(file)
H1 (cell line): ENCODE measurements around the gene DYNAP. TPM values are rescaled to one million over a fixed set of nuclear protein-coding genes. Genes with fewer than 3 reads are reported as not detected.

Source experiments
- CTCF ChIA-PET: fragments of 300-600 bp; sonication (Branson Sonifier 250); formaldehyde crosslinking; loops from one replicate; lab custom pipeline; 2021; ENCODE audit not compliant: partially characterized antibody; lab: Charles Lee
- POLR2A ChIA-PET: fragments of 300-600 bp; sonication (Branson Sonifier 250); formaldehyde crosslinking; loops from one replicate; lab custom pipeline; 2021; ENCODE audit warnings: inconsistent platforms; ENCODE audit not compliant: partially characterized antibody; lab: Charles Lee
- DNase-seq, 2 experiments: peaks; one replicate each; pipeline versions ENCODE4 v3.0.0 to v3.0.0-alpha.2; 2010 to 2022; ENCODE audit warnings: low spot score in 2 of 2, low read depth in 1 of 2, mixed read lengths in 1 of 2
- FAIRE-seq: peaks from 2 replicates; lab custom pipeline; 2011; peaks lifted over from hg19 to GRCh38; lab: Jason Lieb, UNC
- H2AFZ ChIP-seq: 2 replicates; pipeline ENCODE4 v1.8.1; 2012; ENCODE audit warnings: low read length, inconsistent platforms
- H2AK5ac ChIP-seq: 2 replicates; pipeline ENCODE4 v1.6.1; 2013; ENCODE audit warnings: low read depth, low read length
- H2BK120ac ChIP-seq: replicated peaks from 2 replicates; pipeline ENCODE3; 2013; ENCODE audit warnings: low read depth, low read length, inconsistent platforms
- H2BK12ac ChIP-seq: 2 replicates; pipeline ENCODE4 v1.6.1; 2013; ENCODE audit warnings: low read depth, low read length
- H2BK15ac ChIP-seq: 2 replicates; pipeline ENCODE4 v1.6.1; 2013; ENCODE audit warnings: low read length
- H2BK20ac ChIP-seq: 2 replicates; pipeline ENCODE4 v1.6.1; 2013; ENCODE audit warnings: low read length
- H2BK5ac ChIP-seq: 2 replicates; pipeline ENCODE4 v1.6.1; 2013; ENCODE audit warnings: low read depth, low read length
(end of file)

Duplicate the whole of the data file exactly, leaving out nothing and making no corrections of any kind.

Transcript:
H1 (cell line): ENCODE measurements around the gene DYNAP. TPM values are rescaled to one million over a fixed set of nuclear protein-coding genes. Genes with fewer than 3 reads are reported as not detected.

Source experiments
- CTCF ChIA-PET: fragments of 300-600 bp; sonication (Branson Sonifier 250); formaldehyde crosslinking; loops from one replicate; lab custom pipeline; 2021; ENCODE audit not compliant: partially characterized antibody; lab: Charles Lee
- POLR2A ChIA-PET: fragments of 300-600 bp; sonication (Branson Sonifier 250); formaldehyde crosslinking; loops from one replicate; lab custom pipeline; 2021; ENCODE audit warnings: inconsistent platforms; ENCODE audit not compliant: partially characterized antibody; lab: Charles Lee
- DNase-seq, 2 experiments: peaks; one replicate each; pipeline versions ENCODE4 v3.0.0 to v3.0.0-alpha.2; 2010 to 2022; ENCODE audit warnings: low spot score in 2 of 2, low read depth in 1 of 2, mixed read lengths in 1 of 2
- FAIRE-seq: peaks from 2 replicates; lab custom pipeline; 2011; peaks lifted over from hg19 to GRCh38; lab: Jason Lieb, UNC
- H2AFZ ChIP-seq: 2 replicates; pipeline ENCODE4 v1.8.1; 2012; ENCODE audit warnings: low read length, inconsistent platforms
- H2AK5ac ChIP-seq: 2 replicates; pipeline ENCODE4 v1.6.1; 2013; ENCODE audit warnings: low read depth, low read length
- H2BK120ac ChIP-seq: replicated peaks from 2 replicates; pipeline ENCODE3; 2013; ENCODE audit warnings: low read depth, low read length, inconsistent platforms
- H2BK12ac ChIP-seq: 2 replicates; pipeline ENCODE4 v1.6.1; 2013; ENCODE audit warnings: low read depth, low read length
- H2BK15ac ChIP-seq: 2 replicates; pipeline ENCODE4 v1.6.1; 2013; ENCODE audit warnings: low read length
- H2BK20ac ChIP-seq: 2 replicates; pipeline ENCODE4 v1.6.1; 2013; ENCODE audit warnings: low read length
- H2BK5ac ChIP-seq: 2 replicates; pipeline ENCODE4 v1.6.1; 2013; ENCODE audit warnings: low read depth, low read length